At one time, the cost and complexity of administering 401(k) plans made it difficult for most small businesses with fewer than 100 employees to offer them to employees. Fortunately, this is starting to change, as many third-party administrators now offer cost-effective online administration of 401(k) plans for small businesses.
Unlike simplified employee pension plans, which are fairly easy for small businesses to administer themselves, 401(k)s require more complicated recordkeeping and administration, usually provided by third-party administrators. But online 401(k) administration has reduced fees and costs by 50 percent or more compared to non-Web-based plan administration. In addition, it enables sponsors to offer a variety of new conveniences and benefits to plan participants, such as real-time account monitoring and reporting and the ability to instantly reallocate plan assets.
Application service providers are responsible for maintaining, updating, and supervising software-based 401(k) administration and recordkeeping tasks and handling all routine day-to-day functions.
But there are trade-offs when opting for an online 401(k) plan. The biggest is a lower level of personal service and attention from the administrator. You’re not likely to receive a dedicated account representative, for example, but instead may have to rely on online support or maybe a toll-free help line.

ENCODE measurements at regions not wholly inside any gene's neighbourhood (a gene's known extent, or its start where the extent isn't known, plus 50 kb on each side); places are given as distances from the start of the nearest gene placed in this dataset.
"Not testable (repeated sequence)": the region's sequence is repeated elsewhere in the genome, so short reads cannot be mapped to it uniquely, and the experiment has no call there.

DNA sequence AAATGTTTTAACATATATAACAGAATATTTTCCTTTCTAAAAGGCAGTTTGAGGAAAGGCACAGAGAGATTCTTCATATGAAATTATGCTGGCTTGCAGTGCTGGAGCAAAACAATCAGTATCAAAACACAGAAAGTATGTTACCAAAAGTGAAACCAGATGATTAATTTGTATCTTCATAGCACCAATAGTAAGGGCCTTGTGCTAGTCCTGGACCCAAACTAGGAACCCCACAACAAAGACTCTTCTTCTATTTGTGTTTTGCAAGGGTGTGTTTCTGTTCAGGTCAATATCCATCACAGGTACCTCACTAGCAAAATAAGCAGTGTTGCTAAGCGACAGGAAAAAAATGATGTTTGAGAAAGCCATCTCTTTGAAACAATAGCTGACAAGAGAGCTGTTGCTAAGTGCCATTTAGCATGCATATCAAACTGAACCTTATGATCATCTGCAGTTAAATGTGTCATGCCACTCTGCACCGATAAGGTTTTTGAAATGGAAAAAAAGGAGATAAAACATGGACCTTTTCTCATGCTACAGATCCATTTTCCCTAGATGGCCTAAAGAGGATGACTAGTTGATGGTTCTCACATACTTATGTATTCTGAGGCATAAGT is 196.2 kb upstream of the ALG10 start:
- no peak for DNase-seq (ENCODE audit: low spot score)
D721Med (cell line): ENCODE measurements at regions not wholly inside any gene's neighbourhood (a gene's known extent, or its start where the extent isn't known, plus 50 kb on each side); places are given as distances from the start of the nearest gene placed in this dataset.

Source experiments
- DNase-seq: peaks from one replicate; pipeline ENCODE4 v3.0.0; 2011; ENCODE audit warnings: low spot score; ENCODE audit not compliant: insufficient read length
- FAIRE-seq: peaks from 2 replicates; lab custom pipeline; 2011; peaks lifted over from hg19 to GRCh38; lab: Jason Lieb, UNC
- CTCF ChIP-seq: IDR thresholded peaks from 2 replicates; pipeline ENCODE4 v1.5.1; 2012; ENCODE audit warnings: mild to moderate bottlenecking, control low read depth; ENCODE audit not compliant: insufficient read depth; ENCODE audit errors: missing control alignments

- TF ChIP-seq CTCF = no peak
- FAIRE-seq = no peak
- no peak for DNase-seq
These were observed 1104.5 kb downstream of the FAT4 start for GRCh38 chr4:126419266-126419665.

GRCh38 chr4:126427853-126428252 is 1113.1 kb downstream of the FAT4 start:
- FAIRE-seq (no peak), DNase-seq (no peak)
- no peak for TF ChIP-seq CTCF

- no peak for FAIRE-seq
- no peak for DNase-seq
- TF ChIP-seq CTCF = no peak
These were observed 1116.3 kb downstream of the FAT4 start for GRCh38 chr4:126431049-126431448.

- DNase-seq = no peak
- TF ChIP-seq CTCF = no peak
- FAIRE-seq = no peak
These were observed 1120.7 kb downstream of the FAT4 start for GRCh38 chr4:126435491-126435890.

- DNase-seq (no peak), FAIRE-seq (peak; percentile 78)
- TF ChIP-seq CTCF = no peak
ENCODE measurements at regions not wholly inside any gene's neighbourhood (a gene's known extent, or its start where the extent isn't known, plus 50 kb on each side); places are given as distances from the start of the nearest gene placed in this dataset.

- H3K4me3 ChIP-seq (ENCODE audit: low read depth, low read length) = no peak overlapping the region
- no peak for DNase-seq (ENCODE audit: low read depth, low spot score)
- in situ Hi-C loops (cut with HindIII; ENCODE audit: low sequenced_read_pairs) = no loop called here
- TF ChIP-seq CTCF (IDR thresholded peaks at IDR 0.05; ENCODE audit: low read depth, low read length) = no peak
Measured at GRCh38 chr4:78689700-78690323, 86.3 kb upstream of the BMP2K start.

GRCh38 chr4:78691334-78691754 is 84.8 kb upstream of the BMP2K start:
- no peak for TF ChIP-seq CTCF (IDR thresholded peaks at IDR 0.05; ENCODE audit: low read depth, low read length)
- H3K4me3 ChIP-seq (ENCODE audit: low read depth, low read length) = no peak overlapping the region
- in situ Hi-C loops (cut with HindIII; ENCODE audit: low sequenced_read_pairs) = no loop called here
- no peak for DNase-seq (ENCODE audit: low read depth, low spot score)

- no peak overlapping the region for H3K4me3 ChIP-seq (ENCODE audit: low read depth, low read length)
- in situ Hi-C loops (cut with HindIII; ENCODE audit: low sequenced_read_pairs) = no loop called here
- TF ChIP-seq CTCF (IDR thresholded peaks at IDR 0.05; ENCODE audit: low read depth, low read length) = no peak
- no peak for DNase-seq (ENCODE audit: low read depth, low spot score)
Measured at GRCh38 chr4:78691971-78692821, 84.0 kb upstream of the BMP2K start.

There may also be fewer investment options available to plan participants. Many online 401(k) plans limit options primarily to exchange traded funds and index funds, which are not actively traded by a portfolio manager like most mutual funds but instead track the performance of an investment index (such as the S&P 500, for example). Exchange traded funds and mutual funds may very well be part of a diversified retirement portfolio, but participants may want to balance their portfolio with actively managed funds as well.
As you investigate providers, keep these points in mind:
- What types of fees will be charged? Typically there will be a setup fee as well as ongoing maintenance fees based on the number of plan participants. Be sure to ask upfront about the plan’s fee structure.
- Does the plan provide any employee education? Onsite employee education is common with traditional high-fee third-party plans but may cost extra with an online plan, if it’s offered at all.
- What type of support is available? You probably shouldn’t expect in-person support from an account manager. Instead, online, e-mail, and telephone support is more likely. Ask what hours this support is available, how timely responses to your questions will be, and whether there is an extra charge for this kind of support.
Be sure to consult with your attorney, accountant, or tax advisor about the details of online 401(k)s and whether they are the right solution for your company.
Don Sadler is a freelance writer and editor specializing in business and finance.